England's run machines
Watching Alastair Cook and Jonathan Trott bat on a wet day, in a Test headed for a draw, may not be the most exciting in the world, but while they may not always put bums on seats, you can't neglect how effective the pair have been for England, Tom Fordyce writes on bbc.co.uk.
Cook and Trott have formed a bond as successful as it is unlikely. The latter is an anxious starter and twitchy stayer - scratching that trench on the popping crease, fiddling his way through an extended routine before every ball that he faces. Cook, by contrast, increasingly resembles a run-making robot, as unflustered on 99 as he is on nine.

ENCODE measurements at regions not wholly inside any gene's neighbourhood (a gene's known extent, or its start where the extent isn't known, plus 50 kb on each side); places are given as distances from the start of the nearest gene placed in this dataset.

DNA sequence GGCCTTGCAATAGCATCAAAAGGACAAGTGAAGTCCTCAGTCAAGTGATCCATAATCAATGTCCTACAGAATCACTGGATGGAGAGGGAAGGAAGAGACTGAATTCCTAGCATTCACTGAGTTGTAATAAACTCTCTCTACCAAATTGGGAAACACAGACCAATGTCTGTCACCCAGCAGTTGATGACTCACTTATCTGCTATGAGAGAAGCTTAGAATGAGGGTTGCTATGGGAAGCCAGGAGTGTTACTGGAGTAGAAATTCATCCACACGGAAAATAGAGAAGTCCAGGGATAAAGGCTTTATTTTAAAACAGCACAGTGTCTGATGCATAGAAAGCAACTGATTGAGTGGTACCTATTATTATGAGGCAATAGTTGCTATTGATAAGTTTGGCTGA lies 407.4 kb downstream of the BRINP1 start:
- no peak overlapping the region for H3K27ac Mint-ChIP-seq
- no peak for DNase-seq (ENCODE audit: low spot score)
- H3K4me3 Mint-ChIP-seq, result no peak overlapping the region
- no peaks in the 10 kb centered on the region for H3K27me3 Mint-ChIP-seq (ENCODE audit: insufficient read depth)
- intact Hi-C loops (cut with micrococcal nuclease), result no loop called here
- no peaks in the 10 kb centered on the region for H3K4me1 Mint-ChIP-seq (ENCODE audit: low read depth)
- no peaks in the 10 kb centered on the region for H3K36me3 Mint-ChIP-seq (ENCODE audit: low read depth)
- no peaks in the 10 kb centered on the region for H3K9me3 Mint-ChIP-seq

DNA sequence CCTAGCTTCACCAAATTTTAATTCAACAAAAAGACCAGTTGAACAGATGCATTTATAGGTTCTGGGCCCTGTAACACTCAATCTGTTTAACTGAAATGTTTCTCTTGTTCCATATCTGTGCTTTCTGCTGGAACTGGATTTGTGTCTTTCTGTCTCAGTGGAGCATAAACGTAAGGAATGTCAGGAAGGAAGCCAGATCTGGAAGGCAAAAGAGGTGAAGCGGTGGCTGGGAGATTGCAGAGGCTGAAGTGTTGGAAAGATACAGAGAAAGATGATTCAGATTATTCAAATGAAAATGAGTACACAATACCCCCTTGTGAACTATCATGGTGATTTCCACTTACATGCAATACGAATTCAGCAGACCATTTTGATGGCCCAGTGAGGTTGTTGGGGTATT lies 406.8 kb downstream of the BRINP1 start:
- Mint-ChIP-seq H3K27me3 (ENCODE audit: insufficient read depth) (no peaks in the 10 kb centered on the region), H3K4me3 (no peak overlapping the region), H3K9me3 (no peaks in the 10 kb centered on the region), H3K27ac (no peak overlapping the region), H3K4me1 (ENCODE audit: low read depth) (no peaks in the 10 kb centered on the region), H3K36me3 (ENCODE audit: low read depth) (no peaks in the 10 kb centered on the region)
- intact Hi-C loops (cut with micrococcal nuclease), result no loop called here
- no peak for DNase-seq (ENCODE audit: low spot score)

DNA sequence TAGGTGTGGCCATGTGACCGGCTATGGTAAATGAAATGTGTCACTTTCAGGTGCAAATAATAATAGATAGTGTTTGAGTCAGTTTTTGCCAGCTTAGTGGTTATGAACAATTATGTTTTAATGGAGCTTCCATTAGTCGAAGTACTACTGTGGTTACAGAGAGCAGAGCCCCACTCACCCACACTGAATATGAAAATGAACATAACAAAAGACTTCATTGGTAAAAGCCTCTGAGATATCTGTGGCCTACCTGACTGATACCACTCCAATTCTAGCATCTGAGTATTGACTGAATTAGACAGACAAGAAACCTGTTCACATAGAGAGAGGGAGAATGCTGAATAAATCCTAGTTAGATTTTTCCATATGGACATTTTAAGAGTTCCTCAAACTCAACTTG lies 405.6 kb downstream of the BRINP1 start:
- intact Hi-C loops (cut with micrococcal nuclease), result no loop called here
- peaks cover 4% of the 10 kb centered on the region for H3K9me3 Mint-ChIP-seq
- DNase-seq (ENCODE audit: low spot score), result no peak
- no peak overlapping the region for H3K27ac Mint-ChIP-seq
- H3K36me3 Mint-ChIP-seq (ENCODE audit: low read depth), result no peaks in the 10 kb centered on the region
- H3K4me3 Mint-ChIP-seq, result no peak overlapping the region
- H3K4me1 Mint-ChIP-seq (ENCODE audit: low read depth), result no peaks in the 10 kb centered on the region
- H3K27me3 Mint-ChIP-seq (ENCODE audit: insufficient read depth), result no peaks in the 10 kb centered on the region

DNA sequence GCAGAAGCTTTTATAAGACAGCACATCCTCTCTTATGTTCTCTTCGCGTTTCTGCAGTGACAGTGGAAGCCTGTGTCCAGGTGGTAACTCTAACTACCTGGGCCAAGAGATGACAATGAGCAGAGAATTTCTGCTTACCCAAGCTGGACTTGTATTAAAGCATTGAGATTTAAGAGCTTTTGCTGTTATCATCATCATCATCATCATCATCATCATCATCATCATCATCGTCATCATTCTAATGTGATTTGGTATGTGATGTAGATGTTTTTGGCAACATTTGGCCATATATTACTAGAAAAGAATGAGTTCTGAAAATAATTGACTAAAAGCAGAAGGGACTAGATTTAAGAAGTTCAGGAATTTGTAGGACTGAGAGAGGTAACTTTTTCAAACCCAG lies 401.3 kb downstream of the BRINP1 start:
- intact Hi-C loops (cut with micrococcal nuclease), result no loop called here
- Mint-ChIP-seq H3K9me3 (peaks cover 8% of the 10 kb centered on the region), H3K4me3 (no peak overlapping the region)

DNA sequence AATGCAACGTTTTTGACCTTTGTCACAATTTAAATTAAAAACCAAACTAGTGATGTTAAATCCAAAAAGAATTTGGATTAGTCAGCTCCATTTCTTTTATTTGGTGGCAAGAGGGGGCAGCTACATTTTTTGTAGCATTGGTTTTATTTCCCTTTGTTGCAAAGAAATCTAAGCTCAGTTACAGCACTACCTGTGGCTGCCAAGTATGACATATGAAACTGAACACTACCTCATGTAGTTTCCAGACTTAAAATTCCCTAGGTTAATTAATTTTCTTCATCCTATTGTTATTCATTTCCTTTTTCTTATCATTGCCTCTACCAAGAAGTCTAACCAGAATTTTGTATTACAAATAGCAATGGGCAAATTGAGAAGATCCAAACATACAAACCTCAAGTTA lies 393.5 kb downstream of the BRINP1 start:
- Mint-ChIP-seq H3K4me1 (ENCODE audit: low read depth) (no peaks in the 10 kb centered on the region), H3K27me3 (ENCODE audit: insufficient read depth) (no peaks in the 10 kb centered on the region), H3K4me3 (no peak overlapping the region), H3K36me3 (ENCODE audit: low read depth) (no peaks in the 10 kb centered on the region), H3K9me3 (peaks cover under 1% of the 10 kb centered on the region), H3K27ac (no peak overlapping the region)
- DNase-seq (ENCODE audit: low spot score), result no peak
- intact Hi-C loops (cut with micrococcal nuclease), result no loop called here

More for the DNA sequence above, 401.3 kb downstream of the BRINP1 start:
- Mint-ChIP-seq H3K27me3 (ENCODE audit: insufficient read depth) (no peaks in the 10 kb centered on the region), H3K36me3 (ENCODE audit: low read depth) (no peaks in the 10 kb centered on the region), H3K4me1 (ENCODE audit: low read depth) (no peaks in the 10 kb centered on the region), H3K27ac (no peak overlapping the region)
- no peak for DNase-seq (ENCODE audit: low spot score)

Cardiff has failed to produce substantial crowds for the Test so far, but in the Daily Telegraph Steve James says criticism of the venue is harsh.
The crowds have not been exceptional – although there were 10, 479 present on Saturday, by far the best of the three days – and in an instant the judgement has been that there is little or no appetite for Test cricket in Wales. Before the accusations of bias fly, I must stress that I too remain sceptical on that front, but it is far too soon to say categorically. And there is no going back now. Glamorgan simply cannot survive without Test cricket. As a venue this has to be granted time.
Dustin Silgardo is a former sub-editor at ESPNcricinfo